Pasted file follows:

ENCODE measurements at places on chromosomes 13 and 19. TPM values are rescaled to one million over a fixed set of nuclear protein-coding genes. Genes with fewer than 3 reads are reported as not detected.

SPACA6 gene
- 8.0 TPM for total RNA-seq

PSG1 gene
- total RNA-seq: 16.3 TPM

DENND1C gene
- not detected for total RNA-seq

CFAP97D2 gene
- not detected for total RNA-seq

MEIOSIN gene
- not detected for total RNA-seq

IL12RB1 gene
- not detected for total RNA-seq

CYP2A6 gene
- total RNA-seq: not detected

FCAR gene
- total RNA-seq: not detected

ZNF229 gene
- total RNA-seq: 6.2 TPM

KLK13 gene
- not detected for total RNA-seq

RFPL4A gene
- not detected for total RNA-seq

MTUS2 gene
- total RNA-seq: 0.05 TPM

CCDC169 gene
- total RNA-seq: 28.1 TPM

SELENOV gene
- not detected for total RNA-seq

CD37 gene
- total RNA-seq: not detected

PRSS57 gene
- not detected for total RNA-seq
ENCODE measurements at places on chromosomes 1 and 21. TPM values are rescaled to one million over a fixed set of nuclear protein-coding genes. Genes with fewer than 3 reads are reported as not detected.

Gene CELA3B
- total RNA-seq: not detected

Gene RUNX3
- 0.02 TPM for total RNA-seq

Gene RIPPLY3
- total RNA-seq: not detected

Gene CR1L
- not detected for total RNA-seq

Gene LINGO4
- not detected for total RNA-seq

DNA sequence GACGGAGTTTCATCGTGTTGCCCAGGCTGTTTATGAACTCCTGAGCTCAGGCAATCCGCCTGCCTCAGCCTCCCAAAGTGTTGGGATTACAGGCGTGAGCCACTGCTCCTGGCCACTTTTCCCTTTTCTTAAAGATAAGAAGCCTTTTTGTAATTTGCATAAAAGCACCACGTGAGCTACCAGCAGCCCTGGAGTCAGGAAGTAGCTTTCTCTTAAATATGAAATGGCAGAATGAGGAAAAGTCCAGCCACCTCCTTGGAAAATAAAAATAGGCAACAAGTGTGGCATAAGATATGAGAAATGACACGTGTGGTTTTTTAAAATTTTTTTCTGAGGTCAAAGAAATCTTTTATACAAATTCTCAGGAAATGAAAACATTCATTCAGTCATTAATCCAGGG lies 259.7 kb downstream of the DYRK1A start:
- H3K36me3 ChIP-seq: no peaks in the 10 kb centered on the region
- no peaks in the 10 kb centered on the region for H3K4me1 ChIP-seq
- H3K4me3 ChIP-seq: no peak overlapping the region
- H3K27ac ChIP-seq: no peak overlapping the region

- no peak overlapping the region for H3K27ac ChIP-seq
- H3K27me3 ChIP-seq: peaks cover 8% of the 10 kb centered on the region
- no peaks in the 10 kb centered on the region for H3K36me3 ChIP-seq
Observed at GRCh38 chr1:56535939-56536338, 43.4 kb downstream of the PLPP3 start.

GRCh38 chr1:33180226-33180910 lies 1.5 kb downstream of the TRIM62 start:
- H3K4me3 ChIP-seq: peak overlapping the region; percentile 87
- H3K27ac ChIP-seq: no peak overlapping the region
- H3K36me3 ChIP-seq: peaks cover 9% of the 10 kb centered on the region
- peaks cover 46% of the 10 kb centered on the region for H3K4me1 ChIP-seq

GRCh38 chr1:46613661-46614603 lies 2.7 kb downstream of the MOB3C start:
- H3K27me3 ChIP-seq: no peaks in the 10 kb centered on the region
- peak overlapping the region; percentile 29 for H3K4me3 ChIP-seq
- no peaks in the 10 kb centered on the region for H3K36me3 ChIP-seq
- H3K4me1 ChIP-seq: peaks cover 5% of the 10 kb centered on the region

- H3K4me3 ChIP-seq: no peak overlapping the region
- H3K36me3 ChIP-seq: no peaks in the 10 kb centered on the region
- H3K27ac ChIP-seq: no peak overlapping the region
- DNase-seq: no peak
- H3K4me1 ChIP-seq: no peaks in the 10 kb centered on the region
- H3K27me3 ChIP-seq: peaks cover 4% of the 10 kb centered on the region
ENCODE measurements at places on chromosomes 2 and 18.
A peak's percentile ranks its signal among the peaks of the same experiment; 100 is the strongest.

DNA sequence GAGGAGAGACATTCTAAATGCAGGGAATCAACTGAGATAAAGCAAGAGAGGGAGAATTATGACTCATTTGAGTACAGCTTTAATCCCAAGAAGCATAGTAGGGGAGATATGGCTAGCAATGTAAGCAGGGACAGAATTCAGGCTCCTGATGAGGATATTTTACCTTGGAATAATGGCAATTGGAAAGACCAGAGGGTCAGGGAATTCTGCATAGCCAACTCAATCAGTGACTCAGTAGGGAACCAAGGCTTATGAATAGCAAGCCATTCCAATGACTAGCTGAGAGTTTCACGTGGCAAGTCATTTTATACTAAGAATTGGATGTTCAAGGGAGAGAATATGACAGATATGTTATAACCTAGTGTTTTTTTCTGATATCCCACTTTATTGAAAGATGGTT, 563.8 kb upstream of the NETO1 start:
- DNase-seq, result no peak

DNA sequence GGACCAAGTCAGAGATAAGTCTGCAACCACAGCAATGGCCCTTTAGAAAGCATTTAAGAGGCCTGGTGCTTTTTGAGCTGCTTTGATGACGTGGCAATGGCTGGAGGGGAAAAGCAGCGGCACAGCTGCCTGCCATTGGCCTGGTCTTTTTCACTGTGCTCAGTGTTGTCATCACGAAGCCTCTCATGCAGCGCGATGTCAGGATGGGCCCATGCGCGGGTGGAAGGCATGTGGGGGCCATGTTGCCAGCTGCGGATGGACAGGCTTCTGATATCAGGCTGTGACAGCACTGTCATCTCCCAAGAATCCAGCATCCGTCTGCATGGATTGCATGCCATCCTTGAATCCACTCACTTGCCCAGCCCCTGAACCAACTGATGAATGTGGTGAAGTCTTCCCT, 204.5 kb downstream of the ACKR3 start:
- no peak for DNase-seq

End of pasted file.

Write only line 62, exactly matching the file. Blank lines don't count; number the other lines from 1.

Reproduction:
- no peaks in the 10 kb centered on the region for H3K36me3 ChIP-seq